I’ll be putting up a full highlight gallery on Friday, but first enjoy this little taste of what’s to come from Das Awscht Fest, or “The August Festival” held in Macungie, Pennsylvania this past Sunday. This 1961 DeSoto coupe is the last of the Desoto line, which came to a crashing end in 1961 due to declining sales and massive losses. While not the most beautiful car on the planet or at the show, it certainly stood out as a rare sighting of a rather obscure American classic. Enjoy the photos. Continue reading 1961 De Soto 2 Door Hardtop at Das Awscht Fest 2018
During the 1960s, Lyndon B. Johnson became President due to JFK’s death at the hand of Lee Harvey Oswald. Thanks to the Vietnam debacle, among other things, LBJ did not run for President in 1968, instead choosing to retire back to his home state of Texas. After he left office in 1969, this Lincoln Continental stretch limousine was delivered to his estate. He would continue to use it until his passing in 1973. As it was being used by a former President, this particular Lincoln is not armored. While it may lack the extra features of the other limos used by both himself and his predecessor (and successor), it is still a truly great old limo and unique in its styling–as Nixon’s first limo did not share this styling at all. Enjoy the photos. Continue reading LBJ’s Limousine at the Lyndon B. Johnson Presidential Library
Back in the late Eighties, rear wheel drive V8 American cars were being supplanted by front wheel drive luxury cars. Motorweek takes the bold step of comparing the front drive DeVille, front drive Continental, rear drive Brougham, and rear drive Town Car to find out if FWD has finally gotten the better of RWD. Watch to find out who is victorious.
-Albert S. Davis
Malaise Era cars are slowly gaining acceptance with the car-collecting hobby, and while the vast majority of America’s forgotten years of cars are slow to get attention, some have made theirs rise to the forefront of our mind. Continue reading Ford Fairmont Futura Coupe at Cops and Rodders 2018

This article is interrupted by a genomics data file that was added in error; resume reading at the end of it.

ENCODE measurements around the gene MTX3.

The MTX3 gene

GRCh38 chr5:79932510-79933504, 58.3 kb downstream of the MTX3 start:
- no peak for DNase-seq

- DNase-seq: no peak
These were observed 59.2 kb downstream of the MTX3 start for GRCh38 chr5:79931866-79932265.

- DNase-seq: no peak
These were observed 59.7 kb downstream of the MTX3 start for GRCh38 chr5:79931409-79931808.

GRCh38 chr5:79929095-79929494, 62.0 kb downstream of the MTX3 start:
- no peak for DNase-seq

Roadkill may no longer be posting new videos to YouTube, but a best-of is always a welcome break from the monotony.
Here’s the thing–I spend a lot of time working in Atlantic City, which is a bad city for car spotting, because most folks who have the really nice stuff don’t park it on the street. Luckily, this was in my parking lot at the casino I’ve been working in since January–and all I can say is, my patience paid off. I’ve never seen a ’70 Bonneville of any kind–and that this is one with a 455 big block is a special treat. Enjoy the photos of this big, bad, badass Poncho. Continue reading 1970 Pontiac Bonneville Convertible spotted in Atlantic City, NJ
Every year I go to Greenwich, and every year, they get a strong crop of muscle cars to show off. I’ve been fortunate enough to see a good amount of Hemi cars in my lifetime, but I hadn’t ever seen a 1968 Dodge Coronet in the flesh at all, let alone a 1968 R/T Hemi. Not many of these cars were built, as the Charger R/T’s redesign sort of overshadowed it. This black over red, 1 of 1 example stood strongly among the stars, and sounded absolutely divine on startup. Enjoy the photos. Continue reading 1968 Dodge Coronet R/T Hemi at the 2018 Greenwich Concours